Opera

Verdi, Wagner, Mascagni, Leoncavallo, Humperdinck, Strauss, Puccini, Debussy

Date/time:
11 January – 15 March 2018
Thursdays 10.45am – 12.45pm
Venue:
The University Women’s Club, 2 Audley Square, London W1K 1DB
Lecturer:
Robert Hugill
Fees:
Full course (10 lectures) £499.00
Single lecture £59.00
(includes morning coffee, tea and biscuits)

Book your place now on Opera Course

“An amazingly thorough historical view”

In this course we will examine the impact that Verdi and Wagner had on the opera world and the composers who attempted to emulate or follow them and lay the foundations for modern opera. We will start by looking at Verdi and Wagner’s work, examining some of the operas in detail and we will follow the continued rise in popularity of Wagner’s Ring Cycle after the composer’s death. Wagner was followed by his own son, Siegfried Wagner, who composed 18 operas most of which are unperformed today, and by Engelbert Humperdinck whose opera Hansel and Gretel remains a popular cornerstone of the repertoire. But the most successful post-Wagner composer in Germany was Richard Strauss who created a remarkable body of work moving away from Wagner. In Italy, the search for a successor to Verdi took in the Verismo operas of Mascagni’s Cavalleria Rusticana and Leoncavallo’s Pagliacci, as well as composers such as Cilea, and Giordano some of whose works still keep a toehold in the repertoire. But it was Puccini who forged his own path, writing some of the most popular operas today. There is one composer who is essential to this narrative, Debussy, and we will look at how Debussy developed his own ‘third way’.

Each lecture will concentrate on just one or two composers, and we will spend half the lecture listening to and discussing the music from one or two key operas.

In order to lay the ground work for our lectures, there will be two introductory sessions where we will talk in greater detail about how operas are put together, and about the various voices that sing them.

Martyrom of St. Sebastien, L. Bakst, Claude Debussy, 1912
Tosca Leopoldo Metlicovitz, Madama Butterfly, Puccini, 1904

Course outline

11
Jan
2018
Opera – what to listen for

An introduction as to how an opera is put together. With musical examples we will look at the different ways composers use the building blocks of opera, recitative, arioso, aria, duets, ensembles and so forth, in order to help listeners understand what composers were trying to achieve.

18
Jan
2018
Various Voices

Voice types have changed over the centuries and we have a different perception of how roles should be sung. We will look at some of the key operatic roles, and discuss the different types of voices that sing them. Copious musical examples will enable listeners to compare and contrast voices, both well known and lesser known.

25
Jan
2018
Verdi

Verdi changed the face of Italian opera as he moved from an operatic style, which owed a lot to his predecessors, to the forward looking dramas of Falstaff and Otello. We will look at these later operas and see how they laid the ground-work for future developments in opera.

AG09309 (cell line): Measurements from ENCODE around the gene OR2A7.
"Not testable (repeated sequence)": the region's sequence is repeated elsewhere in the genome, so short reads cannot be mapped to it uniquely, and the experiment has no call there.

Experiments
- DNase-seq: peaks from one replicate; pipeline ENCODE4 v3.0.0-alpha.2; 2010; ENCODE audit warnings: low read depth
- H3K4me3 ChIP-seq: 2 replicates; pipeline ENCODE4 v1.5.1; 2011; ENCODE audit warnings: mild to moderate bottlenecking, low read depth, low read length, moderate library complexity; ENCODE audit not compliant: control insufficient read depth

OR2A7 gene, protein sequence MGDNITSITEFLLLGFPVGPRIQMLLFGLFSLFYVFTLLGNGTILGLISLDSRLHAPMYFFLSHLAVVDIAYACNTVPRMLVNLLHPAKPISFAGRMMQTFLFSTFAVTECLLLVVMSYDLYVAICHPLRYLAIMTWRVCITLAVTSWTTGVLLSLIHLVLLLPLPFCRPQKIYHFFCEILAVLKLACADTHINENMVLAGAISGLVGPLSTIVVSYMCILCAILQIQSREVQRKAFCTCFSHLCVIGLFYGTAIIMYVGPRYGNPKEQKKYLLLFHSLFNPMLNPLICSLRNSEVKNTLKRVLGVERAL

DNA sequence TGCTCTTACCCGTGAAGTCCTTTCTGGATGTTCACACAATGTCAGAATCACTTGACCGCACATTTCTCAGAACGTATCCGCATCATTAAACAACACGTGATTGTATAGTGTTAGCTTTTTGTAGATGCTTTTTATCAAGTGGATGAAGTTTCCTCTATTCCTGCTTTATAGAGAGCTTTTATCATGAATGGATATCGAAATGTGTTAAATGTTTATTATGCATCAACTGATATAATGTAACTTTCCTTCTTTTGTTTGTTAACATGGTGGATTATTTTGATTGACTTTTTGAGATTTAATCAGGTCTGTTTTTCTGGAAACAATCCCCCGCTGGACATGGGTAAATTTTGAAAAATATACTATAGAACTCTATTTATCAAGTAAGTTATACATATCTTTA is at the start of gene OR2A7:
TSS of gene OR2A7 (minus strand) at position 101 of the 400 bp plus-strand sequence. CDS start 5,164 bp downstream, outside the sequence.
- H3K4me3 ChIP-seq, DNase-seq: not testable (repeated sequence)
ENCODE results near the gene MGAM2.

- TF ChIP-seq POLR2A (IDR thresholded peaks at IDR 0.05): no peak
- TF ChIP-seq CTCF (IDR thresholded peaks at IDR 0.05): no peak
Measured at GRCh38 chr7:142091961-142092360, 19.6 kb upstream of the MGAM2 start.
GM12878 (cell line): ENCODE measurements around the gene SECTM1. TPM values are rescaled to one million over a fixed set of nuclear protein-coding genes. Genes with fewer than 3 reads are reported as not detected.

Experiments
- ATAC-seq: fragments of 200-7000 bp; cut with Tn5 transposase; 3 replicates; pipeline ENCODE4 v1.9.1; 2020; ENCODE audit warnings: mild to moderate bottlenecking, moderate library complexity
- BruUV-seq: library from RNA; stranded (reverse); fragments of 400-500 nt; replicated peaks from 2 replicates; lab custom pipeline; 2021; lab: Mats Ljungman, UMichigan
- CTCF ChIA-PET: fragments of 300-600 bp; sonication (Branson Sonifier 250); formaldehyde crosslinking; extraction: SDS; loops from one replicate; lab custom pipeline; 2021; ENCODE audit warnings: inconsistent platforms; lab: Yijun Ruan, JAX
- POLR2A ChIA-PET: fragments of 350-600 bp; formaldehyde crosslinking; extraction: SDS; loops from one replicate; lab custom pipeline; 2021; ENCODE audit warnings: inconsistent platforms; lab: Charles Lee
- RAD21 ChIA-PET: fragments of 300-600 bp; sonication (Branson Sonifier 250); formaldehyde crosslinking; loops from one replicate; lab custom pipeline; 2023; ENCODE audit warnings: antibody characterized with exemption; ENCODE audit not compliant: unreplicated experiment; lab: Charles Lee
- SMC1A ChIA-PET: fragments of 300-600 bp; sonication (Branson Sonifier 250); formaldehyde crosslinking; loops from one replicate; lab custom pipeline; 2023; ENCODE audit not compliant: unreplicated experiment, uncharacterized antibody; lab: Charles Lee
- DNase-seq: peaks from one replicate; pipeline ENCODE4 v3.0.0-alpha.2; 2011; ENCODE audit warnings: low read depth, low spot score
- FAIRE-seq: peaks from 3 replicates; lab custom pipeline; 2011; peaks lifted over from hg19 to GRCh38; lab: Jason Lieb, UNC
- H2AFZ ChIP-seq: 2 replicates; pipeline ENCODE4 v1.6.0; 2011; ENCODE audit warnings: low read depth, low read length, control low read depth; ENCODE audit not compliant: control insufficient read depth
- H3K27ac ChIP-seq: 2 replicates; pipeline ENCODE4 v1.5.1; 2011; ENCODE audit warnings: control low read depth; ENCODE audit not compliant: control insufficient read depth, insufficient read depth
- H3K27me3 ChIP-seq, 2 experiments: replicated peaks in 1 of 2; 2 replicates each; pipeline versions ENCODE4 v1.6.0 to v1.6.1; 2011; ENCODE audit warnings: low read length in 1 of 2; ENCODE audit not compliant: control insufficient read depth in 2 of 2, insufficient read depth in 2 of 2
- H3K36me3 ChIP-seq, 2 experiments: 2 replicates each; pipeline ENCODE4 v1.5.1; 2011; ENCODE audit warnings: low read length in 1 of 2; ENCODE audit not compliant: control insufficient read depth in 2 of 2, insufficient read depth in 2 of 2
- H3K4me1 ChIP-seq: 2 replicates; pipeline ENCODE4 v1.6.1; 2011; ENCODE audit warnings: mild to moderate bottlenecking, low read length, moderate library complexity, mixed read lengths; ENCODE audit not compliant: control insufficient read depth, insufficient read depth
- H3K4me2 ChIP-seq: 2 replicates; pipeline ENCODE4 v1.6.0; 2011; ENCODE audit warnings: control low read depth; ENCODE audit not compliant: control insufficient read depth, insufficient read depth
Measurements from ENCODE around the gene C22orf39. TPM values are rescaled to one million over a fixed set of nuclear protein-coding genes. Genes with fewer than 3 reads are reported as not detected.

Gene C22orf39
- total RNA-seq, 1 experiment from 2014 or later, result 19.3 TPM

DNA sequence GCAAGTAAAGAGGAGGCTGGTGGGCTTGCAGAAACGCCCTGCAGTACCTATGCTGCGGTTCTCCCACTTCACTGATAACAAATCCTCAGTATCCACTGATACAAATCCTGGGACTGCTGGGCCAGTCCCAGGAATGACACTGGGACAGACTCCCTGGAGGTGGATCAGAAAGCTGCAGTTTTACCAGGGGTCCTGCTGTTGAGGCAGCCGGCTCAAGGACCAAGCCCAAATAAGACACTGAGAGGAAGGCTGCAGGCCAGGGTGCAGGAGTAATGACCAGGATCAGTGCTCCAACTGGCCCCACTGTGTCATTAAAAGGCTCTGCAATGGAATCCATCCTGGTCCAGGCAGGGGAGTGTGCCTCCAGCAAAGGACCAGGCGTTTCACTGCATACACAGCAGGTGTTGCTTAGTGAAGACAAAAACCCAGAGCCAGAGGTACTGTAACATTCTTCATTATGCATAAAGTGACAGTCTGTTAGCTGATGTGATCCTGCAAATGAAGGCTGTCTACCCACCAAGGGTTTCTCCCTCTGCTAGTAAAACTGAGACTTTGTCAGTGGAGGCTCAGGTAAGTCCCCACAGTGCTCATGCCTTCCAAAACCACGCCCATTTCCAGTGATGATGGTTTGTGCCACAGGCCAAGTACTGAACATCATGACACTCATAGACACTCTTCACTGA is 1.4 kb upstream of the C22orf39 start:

01
Feb
2018
Wagner and After

We will look at Wagner’s ground-breaking Ring Cycle, Tristan und Isolde and Parsifal, and follow their performances at the Bayreuth Festival (which Wagner founded specifically to perform his works) and around the world, as composers discovered them, creating strong reactions both for and against.

08
Feb
2018
Mascagni and Leoncavallo

Mascagni and Leoncavallo wrote a pair of the most popular operas of all time, Cavalleria Rusticana and Pagliacci, yet neither managed to quite follow-up on this early success. We will look at how the operas arose out of the late 19th century Verismo literary style, but also at how the role of publishers changed in their search for successors to Verdi.

15
Feb
2018
Siegfried Wagner and Engelbert Humperdinck

We will look at the equivocal role of Siegfried Wagner, Richard Wagner’s son and inheritor of the Bayreuth Festival, but whose own operas played little or no role in the festival. We will also look at Engelbert Humperdinck who worked with Wagner in 1880 and 1881 and was Siegfried Wagner’s music tutor. Humperdinck wrote one of the best loved of all operas, the fairy-tale Hansel and Gretel.

22
Feb
2018
Verismo and Beyond

Musical styles in Italy after Verdi were far wider than just Verismo, and a number of composers were loosely grouped together in the giovane scuola. None would achieve lasting fame except the Cilea’s Adriana Lecouvreur and Giordano’s Andrea Chenier both of which have retained a place in the repertoire.

01
Mar
2018
Richard Strauss

The son of the principal horn at the Munich Court Opera, Richard Strauss heard his first Wagner operas at the age of 10. Starting out as an orchestral composer, he would develop into Germany’s leading opera composer in the early 20th century forging a strong relationship with his librettist Hugo von Hoffmanstal. We will look in detail at a pair of Strauss’s operas, Salome and Der Rosenkavalier.

08
Mar
2018
Puccini

Puccini was something of a late developer and his younger contemporaries seemed set to out-strip him but once he had written his first great opera, La Boheme, Puccini would go on to write a string of popular works stretching to Turandot. He was also a very particular craftsman, and we will look at a pair of his operas in detail.

15
Mar
2018
Debussy

Like many young French composers, Debussy was exposed to Wagner’s operas following a visit to Bayreuth. Wagner’s music made a lasting impact on Debussy’s music but he would synthesise the style into something completely new. Debussy’s setting of Materlinck’s symbolist play Pelleas et Melisande (his only completed opera) would provide a template for many 20th century opera composers.